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NFB Mediatheque’s Jennifer Krick on creating sets and characters for animation films

Education

The following is a guest post by Tanya Koivusalo.

NFB Mediatheque Customer Service Agent Jennifer Krick has one of the most fun jobs in the world – she creates the backgrounds and characters for the Mediatheque’s animation workshops and camps. Her creative characters and sets delight the hundreds of children who see and interact with them, but a lot of hard work goes into their creation! I chatted with Jen to see what she’s working on now, and whether there will be any late-night painting sessions in her future.

What is your role at the NFB Mediatheque?

I am a Customer Service Agent by day, and the “unofficial art department” by night!  I am responsible for the creation of workshop themes, stop-motion sets and characters, as well as window displays, to promote NFB programs.  I also deliver animation workshops for all ages, including our summer and March Break week-long camps, as well as provide excellent customer service at the front desk.

How long have you been here, and what did you do before?

I have been here for… wow, going on five years now! Time flies when you love what you do. Before this, I had received a certificate in Art Fundamentals, and a diploma in Classical Animation.  After that, I studied Computer Animation at Seneca College, but soon realized that I really wanted to get into stop-motion animation.  I took a maquette workshop at Max the Mutt Animation School to get a feel for sculpting a bit more, and have been sculpting ever since!  Plans for the near future will definitely involve making a stop-motion film of my own, hopefully with the NFB.

The work of animators Chris Lavis and Maciek Szczerbowski have really left an impression on me.  Their creativity and dedication to completing their work (Madame Tutli-Putli specifically) is inspirational.  I can also appreciate the fact that they are not only filmmakers, but animators, sculptors, art directors, writers, you name it….which is how I see myself as well. I am looking forward to their next film, Higgelty Piggelty Pop! or There Must be More to Life.

What are you working on right now? How long do you spend on each project?

Right now I am working on the sets and characters for our summer Saturday workshops in July and August.   Depending on what the theme and technique is, the time I take on each project varies greatly.  On a background, for example, I can take anywhere from two to seven hours working on it.  Demo characters usually take a lot less time, roughly one to two hours for a basic character.  Considering that most of the time we have a minimum of two animation stations set up for the kids, I always have to make doubles of my backgrounds, so each project takes about two or three days to work on.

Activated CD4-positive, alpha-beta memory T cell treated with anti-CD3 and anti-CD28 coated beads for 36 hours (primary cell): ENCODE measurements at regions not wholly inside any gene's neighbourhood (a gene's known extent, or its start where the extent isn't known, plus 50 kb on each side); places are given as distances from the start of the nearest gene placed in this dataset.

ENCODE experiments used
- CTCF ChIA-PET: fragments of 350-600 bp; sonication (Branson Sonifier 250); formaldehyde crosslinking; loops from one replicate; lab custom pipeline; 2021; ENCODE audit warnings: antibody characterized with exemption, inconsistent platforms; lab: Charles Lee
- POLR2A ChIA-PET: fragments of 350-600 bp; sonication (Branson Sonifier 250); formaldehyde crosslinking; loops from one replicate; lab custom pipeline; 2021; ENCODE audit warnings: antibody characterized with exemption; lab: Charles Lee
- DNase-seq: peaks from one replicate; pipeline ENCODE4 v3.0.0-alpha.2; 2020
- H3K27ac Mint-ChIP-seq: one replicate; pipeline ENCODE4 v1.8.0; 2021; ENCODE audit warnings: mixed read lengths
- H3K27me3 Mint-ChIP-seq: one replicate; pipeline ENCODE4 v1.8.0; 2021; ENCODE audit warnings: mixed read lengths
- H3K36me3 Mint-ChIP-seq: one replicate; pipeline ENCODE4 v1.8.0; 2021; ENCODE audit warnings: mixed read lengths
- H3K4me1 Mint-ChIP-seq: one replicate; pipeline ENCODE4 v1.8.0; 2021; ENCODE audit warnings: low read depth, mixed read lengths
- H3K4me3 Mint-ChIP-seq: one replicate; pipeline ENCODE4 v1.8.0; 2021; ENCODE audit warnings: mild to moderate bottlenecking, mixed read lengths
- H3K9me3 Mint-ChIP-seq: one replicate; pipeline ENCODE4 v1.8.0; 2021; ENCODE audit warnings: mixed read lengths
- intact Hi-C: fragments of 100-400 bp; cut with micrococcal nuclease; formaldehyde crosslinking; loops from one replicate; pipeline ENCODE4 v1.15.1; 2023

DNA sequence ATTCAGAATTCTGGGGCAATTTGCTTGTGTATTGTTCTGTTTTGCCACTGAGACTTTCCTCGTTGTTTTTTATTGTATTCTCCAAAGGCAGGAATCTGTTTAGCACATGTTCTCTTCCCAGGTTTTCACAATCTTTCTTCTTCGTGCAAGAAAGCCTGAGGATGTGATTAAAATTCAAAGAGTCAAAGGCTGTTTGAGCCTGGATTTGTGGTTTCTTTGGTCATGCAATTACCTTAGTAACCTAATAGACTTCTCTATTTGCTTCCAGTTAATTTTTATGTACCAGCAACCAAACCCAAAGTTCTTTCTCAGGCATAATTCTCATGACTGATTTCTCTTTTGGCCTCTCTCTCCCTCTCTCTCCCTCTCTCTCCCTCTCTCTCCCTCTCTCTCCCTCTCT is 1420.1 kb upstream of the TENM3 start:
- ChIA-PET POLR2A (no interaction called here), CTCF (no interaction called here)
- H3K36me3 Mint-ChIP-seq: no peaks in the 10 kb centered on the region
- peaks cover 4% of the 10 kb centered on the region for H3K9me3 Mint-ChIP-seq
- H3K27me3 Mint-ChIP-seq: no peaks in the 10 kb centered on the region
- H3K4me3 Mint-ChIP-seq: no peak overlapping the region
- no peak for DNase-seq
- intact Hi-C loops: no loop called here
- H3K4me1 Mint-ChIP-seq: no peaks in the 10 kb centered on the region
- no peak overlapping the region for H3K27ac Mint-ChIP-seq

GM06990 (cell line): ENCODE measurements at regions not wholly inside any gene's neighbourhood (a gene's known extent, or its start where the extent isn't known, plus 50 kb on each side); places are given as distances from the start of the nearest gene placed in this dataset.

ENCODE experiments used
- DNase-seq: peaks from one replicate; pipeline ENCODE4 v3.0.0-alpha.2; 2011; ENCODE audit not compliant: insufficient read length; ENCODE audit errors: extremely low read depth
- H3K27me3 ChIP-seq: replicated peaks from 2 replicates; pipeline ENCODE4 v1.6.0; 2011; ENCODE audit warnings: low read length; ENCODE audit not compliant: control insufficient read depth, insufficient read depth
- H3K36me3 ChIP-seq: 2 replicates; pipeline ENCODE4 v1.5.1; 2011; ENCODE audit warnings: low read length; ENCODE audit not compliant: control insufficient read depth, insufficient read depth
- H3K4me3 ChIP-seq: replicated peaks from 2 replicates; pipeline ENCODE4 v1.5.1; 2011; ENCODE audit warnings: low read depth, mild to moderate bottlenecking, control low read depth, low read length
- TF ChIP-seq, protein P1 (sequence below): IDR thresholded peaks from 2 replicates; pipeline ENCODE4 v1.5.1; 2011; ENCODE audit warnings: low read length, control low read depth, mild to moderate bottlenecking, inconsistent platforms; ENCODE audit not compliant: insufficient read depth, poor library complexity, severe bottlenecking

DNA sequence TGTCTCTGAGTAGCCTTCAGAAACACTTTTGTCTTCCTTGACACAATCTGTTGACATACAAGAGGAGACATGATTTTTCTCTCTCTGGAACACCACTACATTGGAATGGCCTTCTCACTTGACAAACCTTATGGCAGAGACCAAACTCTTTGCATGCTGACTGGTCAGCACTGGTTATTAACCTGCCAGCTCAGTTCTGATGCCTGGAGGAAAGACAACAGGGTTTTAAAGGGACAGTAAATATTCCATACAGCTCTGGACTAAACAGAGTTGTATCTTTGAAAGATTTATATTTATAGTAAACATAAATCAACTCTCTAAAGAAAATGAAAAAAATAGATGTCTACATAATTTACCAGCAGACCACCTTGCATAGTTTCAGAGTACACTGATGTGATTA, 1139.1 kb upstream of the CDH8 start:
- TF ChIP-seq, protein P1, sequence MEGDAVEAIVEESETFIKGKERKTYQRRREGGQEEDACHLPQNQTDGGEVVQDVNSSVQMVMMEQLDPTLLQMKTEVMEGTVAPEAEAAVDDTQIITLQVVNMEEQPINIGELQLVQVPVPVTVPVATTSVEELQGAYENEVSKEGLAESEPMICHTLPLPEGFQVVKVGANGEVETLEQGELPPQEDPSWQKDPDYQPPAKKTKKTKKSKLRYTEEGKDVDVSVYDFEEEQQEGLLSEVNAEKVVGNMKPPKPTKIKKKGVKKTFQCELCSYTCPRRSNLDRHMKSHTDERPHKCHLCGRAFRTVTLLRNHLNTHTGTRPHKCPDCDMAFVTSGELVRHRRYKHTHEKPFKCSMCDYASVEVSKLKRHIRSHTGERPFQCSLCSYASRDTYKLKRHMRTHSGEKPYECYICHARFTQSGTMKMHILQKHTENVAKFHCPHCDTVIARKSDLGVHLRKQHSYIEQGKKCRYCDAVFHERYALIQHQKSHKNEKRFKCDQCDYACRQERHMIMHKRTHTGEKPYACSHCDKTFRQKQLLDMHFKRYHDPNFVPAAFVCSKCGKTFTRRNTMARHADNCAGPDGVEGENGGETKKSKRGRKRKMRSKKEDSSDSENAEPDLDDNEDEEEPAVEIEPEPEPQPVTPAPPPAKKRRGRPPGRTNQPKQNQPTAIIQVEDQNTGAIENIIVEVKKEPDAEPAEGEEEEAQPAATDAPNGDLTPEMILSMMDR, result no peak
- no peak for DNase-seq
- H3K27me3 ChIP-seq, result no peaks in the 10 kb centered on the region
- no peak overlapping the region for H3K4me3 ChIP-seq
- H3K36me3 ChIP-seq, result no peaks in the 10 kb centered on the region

Where do you come up with your incredible ideas?

Well, I have been doing this for a while, so I know what works with kids and what doesn’t. So if I can recall an idea that worked well, I will usually do that again, with slight alterations.  Coming up with different techniques is pretty easy and fun to do; it’s the themes that can become challenging, but I try my best and hope the kids will love it.  I also try and get feedback from my fellow workshop facilitators because they have a lot of knowledge to share and they are all super-talented as well.

What are you working on next?

Next I am working on the July 10th workshop prep, called “Back to the future”, done with paper cut-outs. Kids will animate their ideas on what the world will look like in the future, and animate their crazy stories in groups.  Kids always leave a workshop with a greater appreciation for NFB history and its animation, and they want to come back again and again, which is one of the greatest joys I get from my job.

Families can appreciate Jen’s hard work at the Mediatheque’s upcoming weekend animation workshops – starting on July 3rd, every Saturday in July and August we are offering workshops for children ages 3-5 and ages 6-13 at 10:30am and 12:30pm, respectively. Each week includes a different animation technique, a screening program, and a new futuristic theme – What’s Your Tomorrow? More information can be found here or by calling 416 973 3012.